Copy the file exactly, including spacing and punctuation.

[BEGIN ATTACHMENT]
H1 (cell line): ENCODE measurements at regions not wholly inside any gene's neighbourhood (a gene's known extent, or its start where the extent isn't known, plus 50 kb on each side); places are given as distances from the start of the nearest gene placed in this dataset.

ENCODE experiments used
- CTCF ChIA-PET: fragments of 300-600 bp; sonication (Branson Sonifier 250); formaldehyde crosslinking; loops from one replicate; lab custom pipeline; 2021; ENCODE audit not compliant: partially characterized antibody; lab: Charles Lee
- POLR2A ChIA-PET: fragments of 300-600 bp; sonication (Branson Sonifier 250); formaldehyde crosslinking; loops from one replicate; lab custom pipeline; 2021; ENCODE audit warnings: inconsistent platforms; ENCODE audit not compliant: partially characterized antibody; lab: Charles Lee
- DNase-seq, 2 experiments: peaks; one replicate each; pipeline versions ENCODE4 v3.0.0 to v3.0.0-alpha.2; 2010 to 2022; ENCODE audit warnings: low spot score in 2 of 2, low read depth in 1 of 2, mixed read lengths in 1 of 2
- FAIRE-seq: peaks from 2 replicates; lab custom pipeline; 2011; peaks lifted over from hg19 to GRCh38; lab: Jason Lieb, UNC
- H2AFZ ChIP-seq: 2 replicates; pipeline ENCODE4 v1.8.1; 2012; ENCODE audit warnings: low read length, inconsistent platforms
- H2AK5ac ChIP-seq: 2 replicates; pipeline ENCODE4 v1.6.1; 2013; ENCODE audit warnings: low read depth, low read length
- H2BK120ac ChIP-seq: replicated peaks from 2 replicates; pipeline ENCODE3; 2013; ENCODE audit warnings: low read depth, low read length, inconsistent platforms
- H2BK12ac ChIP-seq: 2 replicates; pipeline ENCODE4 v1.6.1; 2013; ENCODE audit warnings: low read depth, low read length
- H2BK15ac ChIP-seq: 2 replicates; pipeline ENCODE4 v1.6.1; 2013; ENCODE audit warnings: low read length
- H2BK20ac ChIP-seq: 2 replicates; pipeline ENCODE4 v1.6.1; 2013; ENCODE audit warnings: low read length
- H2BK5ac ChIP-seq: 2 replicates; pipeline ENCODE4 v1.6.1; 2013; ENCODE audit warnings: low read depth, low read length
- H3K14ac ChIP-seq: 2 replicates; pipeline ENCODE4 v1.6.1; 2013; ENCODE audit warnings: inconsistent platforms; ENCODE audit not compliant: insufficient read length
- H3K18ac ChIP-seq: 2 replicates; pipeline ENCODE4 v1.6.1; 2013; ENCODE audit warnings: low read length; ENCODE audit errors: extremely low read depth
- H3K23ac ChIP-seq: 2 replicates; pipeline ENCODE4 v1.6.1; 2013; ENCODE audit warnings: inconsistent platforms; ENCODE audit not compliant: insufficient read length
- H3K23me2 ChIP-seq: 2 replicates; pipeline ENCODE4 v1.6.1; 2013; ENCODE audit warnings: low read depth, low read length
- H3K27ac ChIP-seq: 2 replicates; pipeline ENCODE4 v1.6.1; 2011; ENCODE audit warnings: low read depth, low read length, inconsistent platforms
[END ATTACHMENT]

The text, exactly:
H1 (cell line): ENCODE measurements at regions not wholly inside any gene's neighbourhood (a gene's known extent, or its start where the extent isn't known, plus 50 kb on each side); places are given as distances from the start of the nearest gene placed in this dataset.

ENCODE experiments used
- CTCF ChIA-PET: fragments of 300-600 bp; sonication (Branson Sonifier 250); formaldehyde crosslinking; loops from one replicate; lab custom pipeline; 2021; ENCODE audit not compliant: partially characterized antibody; lab: Charles Lee
- POLR2A ChIA-PET: fragments of 300-600 bp; sonication (Branson Sonifier 250); formaldehyde crosslinking; loops from one replicate; lab custom pipeline; 2021; ENCODE audit warnings: inconsistent platforms; ENCODE audit not compliant: partially characterized antibody; lab: Charles Lee
- DNase-seq, 2 experiments: peaks; one replicate each; pipeline versions ENCODE4 v3.0.0 to v3.0.0-alpha.2; 2010 to 2022; ENCODE audit warnings: low spot score in 2 of 2, low read depth in 1 of 2, mixed read lengths in 1 of 2
- FAIRE-seq: peaks from 2 replicates; lab custom pipeline; 2011; peaks lifted over from hg19 to GRCh38; lab: Jason Lieb, UNC
- H2AFZ ChIP-seq: 2 replicates; pipeline ENCODE4 v1.8.1; 2012; ENCODE audit warnings: low read length, inconsistent platforms
- H2AK5ac ChIP-seq: 2 replicates; pipeline ENCODE4 v1.6.1; 2013; ENCODE audit warnings: low read depth, low read length
- H2BK120ac ChIP-seq: replicated peaks from 2 replicates; pipeline ENCODE3; 2013; ENCODE audit warnings: low read depth, low read length, inconsistent platforms
- H2BK12ac ChIP-seq: 2 replicates; pipeline ENCODE4 v1.6.1; 2013; ENCODE audit warnings: low read depth, low read length
- H2BK15ac ChIP-seq: 2 replicates; pipeline ENCODE4 v1.6.1; 2013; ENCODE audit warnings: low read length
- H2BK20ac ChIP-seq: 2 replicates; pipeline ENCODE4 v1.6.1; 2013; ENCODE audit warnings: low read length
- H2BK5ac ChIP-seq: 2 replicates; pipeline ENCODE4 v1.6.1; 2013; ENCODE audit warnings: low read depth, low read length
- H3K14ac ChIP-seq: 2 replicates; pipeline ENCODE4 v1.6.1; 2013; ENCODE audit warnings: inconsistent platforms; ENCODE audit not compliant: insufficient read length
- H3K18ac ChIP-seq: 2 replicates; pipeline ENCODE4 v1.6.1; 2013; ENCODE audit warnings: low read length; ENCODE audit errors: extremely low read depth
- H3K23ac ChIP-seq: 2 replicates; pipeline ENCODE4 v1.6.1; 2013; ENCODE audit warnings: inconsistent platforms; ENCODE audit not compliant: insufficient read length
- H3K23me2 ChIP-seq: 2 replicates; pipeline ENCODE4 v1.6.1; 2013; ENCODE audit warnings: low read depth, low read length
- H3K27ac ChIP-seq: 2 replicates; pipeline ENCODE4 v1.6.1; 2011; ENCODE audit warnings: low read depth, low read length, inconsistent platforms